The following safety features should be present: (1) Protection from electrical hazard: All units should be grounded and conform to applicable electrical codes.  The patient or operator should not be able to touch any live electrical parts.  There should be ground fault protection. (2) Protective shielding of lamps: The patient should not be able to come in contact with the bare lamps.  In the event of lamp breakage, the patient should not be exposed to broken lamp components. (3) Hand rails and hand holds: Appropriate supports should be available to the patient. (4) Patient viewing window: A window which blocks UV should be provided for viewing the patient during treatment. (5) Door and latches: Patients should be able to open the door from the inside with only slight pressure to the door. (6) Non-skid floor: The floor should be of a non-skid nature. (7) Thermoregulation: Sufficient air flow should be provided for patient safety and comfort, limiting temperature within the UVA radiator cabinet to approximately less than 100°F. (8) Timer: The irradiator should be equipped with an automatic timer which terminates the exposure at the conclusion of a pre-set time interval. (9) Patient alarm device: An alarm device within the UVA irradiator chamber should be accessible to the patient for emergency activation. (10) Danger label: The unit should have a label prominently displayed which reads as follows:

DANGER – Ultraviolet Radiation – Follow your physician’s instructions – Failure to use protective eyewear may result in eye injury.

C. UVA EXPOSURE DOSIMETRY MEASUREMENTS:

The maximum radiant exposure or irradiance (within ±15 percent) of UVA (320-400 nm) delivered to the patient should be determined by using an appropriate radiometer calibrated to be read in Joules/cm2 or mW/cm2.  In the absence of a standard measuring technique approved by the National Bureau of Standards, the system should use a detector corrected to a cosine spatial response.  The use and recalibration frequency of such a radiometer for a specific UVA irradiator chamber should be specified by the manufacturer because the UVA dose (exposure) is determined by the design of the irradiator, the number of lamps, and the age of the lamps.  If irradiance is measured, the radiometer reading in mW/cm2 is used to calculate the exposure time in minutes to deliver the required UVA dose in Joules/cm2 to a patient in the UVA irradiator cabinet.  The equation is:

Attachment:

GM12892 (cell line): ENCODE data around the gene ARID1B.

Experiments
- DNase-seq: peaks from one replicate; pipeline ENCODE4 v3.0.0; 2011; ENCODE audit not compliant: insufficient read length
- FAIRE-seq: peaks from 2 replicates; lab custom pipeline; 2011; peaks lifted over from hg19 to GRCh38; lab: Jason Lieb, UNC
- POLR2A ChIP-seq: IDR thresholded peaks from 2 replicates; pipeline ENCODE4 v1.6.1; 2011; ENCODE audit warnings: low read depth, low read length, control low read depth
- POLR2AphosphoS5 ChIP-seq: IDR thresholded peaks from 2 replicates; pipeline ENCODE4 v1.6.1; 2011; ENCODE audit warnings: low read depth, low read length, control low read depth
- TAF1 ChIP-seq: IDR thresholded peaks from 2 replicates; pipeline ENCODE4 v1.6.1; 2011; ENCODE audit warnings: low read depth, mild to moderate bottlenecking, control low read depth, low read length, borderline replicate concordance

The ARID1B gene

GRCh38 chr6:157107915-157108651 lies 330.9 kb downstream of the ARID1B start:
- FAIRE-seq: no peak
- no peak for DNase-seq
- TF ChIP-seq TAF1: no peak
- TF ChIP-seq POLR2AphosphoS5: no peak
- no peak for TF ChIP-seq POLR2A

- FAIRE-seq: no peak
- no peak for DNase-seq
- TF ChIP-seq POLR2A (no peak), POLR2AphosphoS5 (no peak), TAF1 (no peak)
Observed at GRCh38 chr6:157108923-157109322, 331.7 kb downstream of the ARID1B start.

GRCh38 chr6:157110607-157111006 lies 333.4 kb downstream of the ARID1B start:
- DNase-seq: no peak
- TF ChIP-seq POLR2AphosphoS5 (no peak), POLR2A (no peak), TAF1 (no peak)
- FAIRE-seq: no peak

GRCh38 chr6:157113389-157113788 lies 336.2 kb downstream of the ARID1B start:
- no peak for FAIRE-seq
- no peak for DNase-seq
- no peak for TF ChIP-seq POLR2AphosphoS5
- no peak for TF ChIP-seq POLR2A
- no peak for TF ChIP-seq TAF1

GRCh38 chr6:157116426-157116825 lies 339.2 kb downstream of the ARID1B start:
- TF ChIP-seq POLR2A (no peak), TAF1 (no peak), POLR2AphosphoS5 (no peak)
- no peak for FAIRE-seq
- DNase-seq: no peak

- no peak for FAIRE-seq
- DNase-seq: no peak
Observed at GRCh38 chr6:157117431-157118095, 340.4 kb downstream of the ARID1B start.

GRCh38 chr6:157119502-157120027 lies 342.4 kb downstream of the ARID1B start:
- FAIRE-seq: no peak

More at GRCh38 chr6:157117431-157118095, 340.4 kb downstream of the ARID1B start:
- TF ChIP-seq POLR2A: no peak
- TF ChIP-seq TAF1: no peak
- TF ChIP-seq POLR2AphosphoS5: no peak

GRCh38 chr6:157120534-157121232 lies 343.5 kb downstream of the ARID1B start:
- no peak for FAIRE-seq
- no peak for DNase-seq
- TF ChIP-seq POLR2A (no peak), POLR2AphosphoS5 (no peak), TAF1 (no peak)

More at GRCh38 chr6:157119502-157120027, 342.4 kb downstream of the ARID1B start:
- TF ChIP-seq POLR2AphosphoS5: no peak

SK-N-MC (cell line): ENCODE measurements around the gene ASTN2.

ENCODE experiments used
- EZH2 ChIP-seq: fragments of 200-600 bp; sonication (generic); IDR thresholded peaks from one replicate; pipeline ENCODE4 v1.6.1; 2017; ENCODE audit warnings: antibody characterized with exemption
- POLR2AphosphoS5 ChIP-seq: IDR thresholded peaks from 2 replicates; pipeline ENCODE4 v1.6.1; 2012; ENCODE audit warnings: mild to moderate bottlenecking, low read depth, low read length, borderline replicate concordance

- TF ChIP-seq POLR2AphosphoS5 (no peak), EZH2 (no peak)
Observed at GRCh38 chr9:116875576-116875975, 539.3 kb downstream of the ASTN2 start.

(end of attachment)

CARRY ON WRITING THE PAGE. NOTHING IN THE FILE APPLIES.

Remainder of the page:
Exposure TimeDesired UVA Dose (J/cm2)
=_____________________
in minutes0.06 x Irradiance (mW/cm2)

Overexposure due to human error should be minimized by using an accurate automatic timing device, which is set by the operator and controlled by energizing and de-energizing the UVA irradiator lamp.  The timing device calibration interval should be specified by the manufacturer.  Safety systems should be included to minimize the possibility of delivering a UVA exposure which exceeds the prescribed dose, in the event the timer or radiometer should malfunction.

D. UVA SPECTRAL OUTPUT DISTRIBUTION:

The spectral distributions of the lamps should meet the following specifications:

Wavelength Band (Nanometers)Output1
1As a percentage of total irradiance between 320 and 400 nanometers.
<310<1
310 to 3201 to 3
320 to 3304 to 8
330 to 34011 to 17
340 to 35018 to 25
350 to 36019 to 28
360 to 37015 to 23
370 to 3808 to 12
380 to 3903 to 7
390 to 4001 to 3

XII. HOW SUPPLIED:

8-MOP Capsules, each containing 10 mg of methoxsalen (8-methoxypsoralen) are available in pink-colored hard gelatin capsules in amber glass bottles of 50 (NDC 0187-0651-42), with ICN imprinted on the cap of the capsule and 600 imprinted on the body of the capsule.

Store at 25°C (77°F); excursions permitted to 15°C- 30°C (59°F- 86°F).

BIBLIOGRAPHY

  1. Pathak, M.A., Kramer, D.M., Fitzpatrick, T.B.: Photobiology and Photochemistry of Furocoumarins (Psoralens), SUNLIGHT AND MAN: Normal and Abnormal Photobiologic Responses. Edited by M.A. Pathak, L.C. Harbor, M. Seiji et al. University of Tokyo Press. 1974, pp. 335-368.